Some might perceive God’s wrath on entire people groups, or specific sin, as an overreach of His justice. How does God’s anger at sin pair with His mercy? Pastor Lutzer expounds on many examples in the Old Testament of God’s consistent character and promises. Because God hates sin, we must take Him seriously.
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Transcript: Welcome to “5 Minutes with Pastor Lutzer.” I’m so glad that you joined us again as we continue our series, entitled, “The Eclipse of God.” If there were a subtitle, it might be, “America’s Disastrous Search for a More Inclusive Deity.” If you were with us last time, and I certainly hope that you were, you know that we were talking about the God of the Old Testament and how some evangelicals even turn away from Him because of all of the judgments. For instance, Nadab and Abihu being judged by God, earthquakes that swallowed up the disobedient. And so many people are saying that the God of the Old Testament is very different than the God of the New Testament. Well, next time we are going to talk about the God of the New Testament and show the continuity, but today I want to answer three objections that often come to us when we speak about the Old Testament.
The first is the flood. I remember years ago, Bill Moyers on a CBS special was on a panel, and they were discussing the flood. They came to the conclusion that there was development in God, and God was like a child playing with a sand castle that He had made and then in anger destroying it and regretting it. So God judged the people but then in the end He gives them a rainbow. It’s as if God is saying “I’m really sorry I did that.” Well, what about the flood? The problem was that the wickedness on earth was very great and God judged them by that terrible catastrophe. But did God do wrong? No. Even to Adam and Eve, He said “The soul that sins will die.” And they were receiving just judgment. Now maybe that’s hard for you to take and I can understand that but remember: You and I might be worshipping a God who is not the God of the Bible. God is a God who hates sin in ways that you and I do not understand.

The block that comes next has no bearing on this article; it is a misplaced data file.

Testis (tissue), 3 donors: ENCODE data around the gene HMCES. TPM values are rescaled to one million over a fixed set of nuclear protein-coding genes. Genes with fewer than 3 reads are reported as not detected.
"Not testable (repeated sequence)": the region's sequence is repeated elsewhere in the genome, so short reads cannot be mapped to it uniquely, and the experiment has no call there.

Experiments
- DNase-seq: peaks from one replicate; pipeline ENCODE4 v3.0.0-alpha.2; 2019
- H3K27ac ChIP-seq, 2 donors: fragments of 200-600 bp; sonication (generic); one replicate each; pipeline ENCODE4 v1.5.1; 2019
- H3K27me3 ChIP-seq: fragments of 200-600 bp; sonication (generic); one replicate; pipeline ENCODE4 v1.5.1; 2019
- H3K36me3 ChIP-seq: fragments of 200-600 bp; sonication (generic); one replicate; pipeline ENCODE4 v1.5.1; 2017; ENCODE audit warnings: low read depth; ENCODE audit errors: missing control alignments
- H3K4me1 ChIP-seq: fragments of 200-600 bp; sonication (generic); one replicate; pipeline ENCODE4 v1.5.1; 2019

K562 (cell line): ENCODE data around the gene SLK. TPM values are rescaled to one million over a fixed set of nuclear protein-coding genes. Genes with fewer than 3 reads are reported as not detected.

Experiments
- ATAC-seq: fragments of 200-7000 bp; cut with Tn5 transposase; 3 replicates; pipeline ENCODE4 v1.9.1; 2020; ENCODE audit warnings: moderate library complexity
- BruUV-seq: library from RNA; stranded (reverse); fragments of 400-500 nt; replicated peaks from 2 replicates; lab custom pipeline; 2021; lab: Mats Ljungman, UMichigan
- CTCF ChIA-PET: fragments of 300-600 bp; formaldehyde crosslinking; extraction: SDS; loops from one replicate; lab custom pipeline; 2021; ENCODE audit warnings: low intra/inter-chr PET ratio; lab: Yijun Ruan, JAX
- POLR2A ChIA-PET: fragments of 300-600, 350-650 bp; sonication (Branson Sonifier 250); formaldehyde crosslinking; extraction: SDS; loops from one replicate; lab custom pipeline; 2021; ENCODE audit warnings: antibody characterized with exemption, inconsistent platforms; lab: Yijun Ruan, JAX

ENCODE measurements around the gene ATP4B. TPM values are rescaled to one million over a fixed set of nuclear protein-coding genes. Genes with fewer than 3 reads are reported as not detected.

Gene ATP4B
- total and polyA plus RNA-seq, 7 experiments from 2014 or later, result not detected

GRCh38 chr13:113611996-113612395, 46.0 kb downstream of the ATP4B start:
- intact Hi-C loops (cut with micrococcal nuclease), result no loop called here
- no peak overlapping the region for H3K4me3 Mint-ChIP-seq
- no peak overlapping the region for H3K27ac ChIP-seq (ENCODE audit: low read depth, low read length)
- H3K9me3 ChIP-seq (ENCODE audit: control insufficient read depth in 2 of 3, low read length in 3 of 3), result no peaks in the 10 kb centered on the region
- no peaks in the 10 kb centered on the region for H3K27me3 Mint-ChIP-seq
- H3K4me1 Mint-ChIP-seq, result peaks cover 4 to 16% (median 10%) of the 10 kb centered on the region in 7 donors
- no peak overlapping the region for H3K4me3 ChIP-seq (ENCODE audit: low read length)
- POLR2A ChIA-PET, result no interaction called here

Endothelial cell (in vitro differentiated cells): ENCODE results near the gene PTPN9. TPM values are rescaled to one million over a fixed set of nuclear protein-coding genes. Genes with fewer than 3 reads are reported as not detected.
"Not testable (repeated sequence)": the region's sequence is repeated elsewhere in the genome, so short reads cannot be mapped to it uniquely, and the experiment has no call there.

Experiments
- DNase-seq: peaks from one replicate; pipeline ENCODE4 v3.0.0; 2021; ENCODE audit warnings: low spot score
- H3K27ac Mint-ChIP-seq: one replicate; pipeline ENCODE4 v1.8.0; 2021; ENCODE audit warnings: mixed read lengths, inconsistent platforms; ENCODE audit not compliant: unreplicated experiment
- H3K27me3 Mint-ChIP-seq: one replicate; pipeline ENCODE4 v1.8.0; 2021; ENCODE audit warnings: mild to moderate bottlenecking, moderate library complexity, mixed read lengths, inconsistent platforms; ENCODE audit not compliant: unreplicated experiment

The second criticism of the Old Testament is the wiping out of the Canaanites. Some people call it “ethnic cleansing.” Well, it wasn’t that. The Bible makes it very clear that the Israelites themselves, ultimately, were connected to the Canaanites. In the book of Ezekiel, God says that the “Amorites were your father, the Hittites were your mother.” They were really all part of the same ethnic group if you go back to their original roots. Once again, God was judging the Canaanites because of their terrible, unbelievable sins. And they received just judgment. And when you come to the Israelites, well, you know the Bible says that God gives justice to some and mercy to others. And the Israelites, of course, experienced mercy but at the same time don’t forget when they were disobedient God brought severe judgment to them. I’m thinking for example of the Assyrian captivity where those tribes were taken off and we really don’t even know where they are today. Now, there was a remnant spared in the southern kingdom, Judah, but it’s a reminder of the fact that God judges justly; He hates sin, and we had better take Him seriously.
The third issue that many people struggle with is the stonings of the Old Testament. People were stoned for adultery, for homosexuality; false prophets were to be stoned. The question is, was this overreach? Well, interestingly, Jewish scholars tell us that these kinds of judgments were never carried out. Why? Because in the Book of Numbers we read that ransom can be made for sins such as that, but the one sin designated for which there cannot be ransom is the sin of premeditated murder. But once again, it illustrates the fact that God is angry with sin. And if you think that He’s changed His mind I certainly hope that you tune in next time as we discuss the New Testament.
But I can’t leave you here today without reminding you that the Old Testament has many promises, many examples of God’s mercy, His grace and His love. If we were to trace it through, beginning with Leviticus, we’d discover over and over again that in the midst of these judgments, there was mercy. I’m thinking for example of Psalm 103:
God is merciful and gracious, slow to anger, plenteous in mercy. He shall not always chide nor will he keep his anger forever. Thou hast not dealt with us after our sins; nor rewarded us according to our iniquities. For as the heaven is high above the earth, so great is his mercy toward those who fear him. As far as the east is from the west, so far he has removed our transgressions from us.
And then thinking of one of the minor prophets, I’m going to end today by reminding you how the book of Micah ends. It is the word of God it says this. “Who is a God like you, pardoning iniquity, and passing over transgression for the remnant of his inheritance? He does not retain his anger forever, because he delights in steadfast love. He will again have compassion on us.” It goes on to say that “You will cast all of our sins into the depths of the sea. You shall show us faithfulness and steadfast love.” God is a very complex being. Severe justice? Yes. Mercy, grace, and compassion? Yes.
Today, come to that God through Jesus Christ and you will be welcomed and received and as you’ve heard me say so many times before, as for today, you just go with God.